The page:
THE FOCUS

Rachel Bubis: You’re a Painter. But you seem to approach painting in a very specific and deliberate way, with the intention of re-contextualizing the medium. Would you say this is accurate? John Tallman: Yes, that’s right. If we unpack this specificity in terms painting, I would say it started with [Jackson] Pollock. Pollock took paint as it was, he didn’t try to falsify the characteristics of the paint. He put the liquidity in the center of his wo...

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Rachel Bubis: Your work explores the nature of photography as a medium, specifically, its  “failure due to an inherent nostalgia.” Can you talk more about this? Sarah Phyllis Smith: At the heart of it I think I’m interested in our relationship to photographic images, and that’s mostly in reference to personal photographs. Why do we feel compelled to take the photos that we do and what happens in us that makes us reach for our cameras and decide t...

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McLean Fahnestock: I wanted to talk to you because I am really interested in your work. I work a lot with appropriated images and I was struck by the surveillance images that you have been using for a long time now, in the different photographic processes, and how that has evolved over the past 15 years. You began manipulating images of airplanes in C-prints to now you are creating digitally manipulated patterns -- I don’t know if you call them co...

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Amelia Briggs: Can you talk about your use of synthetic hair and how you got started using this material?  Althea Murphy-Price: When I first begin exploring hair in my artwork, I used only my own hair. When I did this I always felt the work was bound to my biography and I wasn’t satisfied with the way the narrative became directed at me instead of a larger discussion about identity and society. In my adolescence I...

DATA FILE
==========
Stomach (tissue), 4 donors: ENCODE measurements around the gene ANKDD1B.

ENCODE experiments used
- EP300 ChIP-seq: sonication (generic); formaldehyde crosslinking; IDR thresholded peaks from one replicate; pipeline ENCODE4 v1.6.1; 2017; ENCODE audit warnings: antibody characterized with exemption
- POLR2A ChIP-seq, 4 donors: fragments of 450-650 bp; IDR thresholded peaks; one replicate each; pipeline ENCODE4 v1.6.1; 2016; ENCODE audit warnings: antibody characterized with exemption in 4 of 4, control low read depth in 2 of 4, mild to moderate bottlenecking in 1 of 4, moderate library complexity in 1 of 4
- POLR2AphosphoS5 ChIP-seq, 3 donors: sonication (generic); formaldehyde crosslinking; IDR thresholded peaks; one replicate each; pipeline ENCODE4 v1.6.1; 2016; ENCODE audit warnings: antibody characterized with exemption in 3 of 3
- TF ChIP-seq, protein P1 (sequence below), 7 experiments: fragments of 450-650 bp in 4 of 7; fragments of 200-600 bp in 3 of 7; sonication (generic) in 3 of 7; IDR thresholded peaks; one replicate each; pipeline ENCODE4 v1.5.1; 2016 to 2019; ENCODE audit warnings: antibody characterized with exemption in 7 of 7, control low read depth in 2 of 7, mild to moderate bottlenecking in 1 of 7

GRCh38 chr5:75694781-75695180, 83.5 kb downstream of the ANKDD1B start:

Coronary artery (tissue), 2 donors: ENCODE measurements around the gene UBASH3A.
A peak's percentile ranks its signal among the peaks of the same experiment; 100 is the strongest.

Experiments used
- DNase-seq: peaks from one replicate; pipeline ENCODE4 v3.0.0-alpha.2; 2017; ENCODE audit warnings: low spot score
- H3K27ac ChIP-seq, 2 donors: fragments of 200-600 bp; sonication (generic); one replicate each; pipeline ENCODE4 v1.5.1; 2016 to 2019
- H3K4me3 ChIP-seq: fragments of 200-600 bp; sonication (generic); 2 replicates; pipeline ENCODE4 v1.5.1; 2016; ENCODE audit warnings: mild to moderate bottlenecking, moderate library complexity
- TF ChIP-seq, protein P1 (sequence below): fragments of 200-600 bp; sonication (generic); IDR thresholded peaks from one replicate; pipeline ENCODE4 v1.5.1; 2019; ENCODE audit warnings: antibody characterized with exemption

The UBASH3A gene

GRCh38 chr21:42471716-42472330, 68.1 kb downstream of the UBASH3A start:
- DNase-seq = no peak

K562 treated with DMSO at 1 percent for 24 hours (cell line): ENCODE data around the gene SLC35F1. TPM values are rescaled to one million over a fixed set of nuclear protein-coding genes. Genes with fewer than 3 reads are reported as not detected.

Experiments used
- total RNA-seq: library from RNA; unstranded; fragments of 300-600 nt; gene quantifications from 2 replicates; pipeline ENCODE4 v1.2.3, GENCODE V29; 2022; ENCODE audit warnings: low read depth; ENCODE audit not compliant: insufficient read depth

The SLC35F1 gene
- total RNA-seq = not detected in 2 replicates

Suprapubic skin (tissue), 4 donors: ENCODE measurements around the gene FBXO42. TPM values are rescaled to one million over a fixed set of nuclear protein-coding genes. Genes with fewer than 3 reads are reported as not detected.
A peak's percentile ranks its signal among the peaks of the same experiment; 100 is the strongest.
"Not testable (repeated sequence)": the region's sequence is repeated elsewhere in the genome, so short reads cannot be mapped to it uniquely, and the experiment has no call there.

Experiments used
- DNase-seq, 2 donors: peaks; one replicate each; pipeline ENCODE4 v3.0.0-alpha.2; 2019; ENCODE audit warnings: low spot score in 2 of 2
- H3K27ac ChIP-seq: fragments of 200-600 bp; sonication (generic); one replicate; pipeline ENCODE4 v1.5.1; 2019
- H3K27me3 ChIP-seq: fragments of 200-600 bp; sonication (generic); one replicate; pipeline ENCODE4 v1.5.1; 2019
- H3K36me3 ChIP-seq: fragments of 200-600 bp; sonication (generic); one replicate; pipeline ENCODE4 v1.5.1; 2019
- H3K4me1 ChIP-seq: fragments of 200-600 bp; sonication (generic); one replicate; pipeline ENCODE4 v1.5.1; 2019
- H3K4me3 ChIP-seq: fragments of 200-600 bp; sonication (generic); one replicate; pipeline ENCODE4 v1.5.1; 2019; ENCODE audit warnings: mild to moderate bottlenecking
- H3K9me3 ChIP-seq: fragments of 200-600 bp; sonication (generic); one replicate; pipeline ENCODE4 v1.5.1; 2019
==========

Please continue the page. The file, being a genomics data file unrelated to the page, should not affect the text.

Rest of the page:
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Note: Jessica Wohl spoke with Eleanor Aldrich four days before the 2016 presidential election at her show "Love Thy Neighbor" at Sewanee's University Art Gallery. Eleanor Aldrich: Formalism is often thought of as apolitical, where as illustration can border on the didactic- how do you reconcile these in your work? Jessica Wohl: I was actually an illustration major in college, but as I graduated I instantly began distancing myself from that and realized that the work I was making was...

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McLean Fahnestock: So what brought you to Memphis? Jesse Butcher:  Corkey and I moved down -- Corkey Sinks is my wife, she's from Dallas. I was actually born in Memphis but I grew up in Jackson, Mississippi. We met while we were both living in Texas while maintaining our own studio practices. Both of us were curating shows for smaller independent galleries. And then both of us did our graduate degrees in Chicago. I was teaching in Chicago for...

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Amelia Briggs: What are you working on right now? Joel Parsons: Girl, I am spent. I am tired. And I’m angry and scared about the state of the world. So I’m focusing on giving myself permission and pleasure in the studio, and letting the studio be wherever and whatever I want it to be. Some recent projects took a lot out of me, they were heavy and fraught and intense and involved a lot of plumbing of a lot...

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Joshua Bienko: I’m interested in how you construct a painting. I just saw “Unfinished: Thoughts Left Visible" at The Met Breuer. It was incredible. There’s a Rubens painting where the horses and people in the background are rendered in high detail, like 30 or 40 of them. Right down to the kind of thread they’re wearing, but in the foreground, the horse’s head that carries Henry IV, is still sketched out in two or three different positions. It’s trans...

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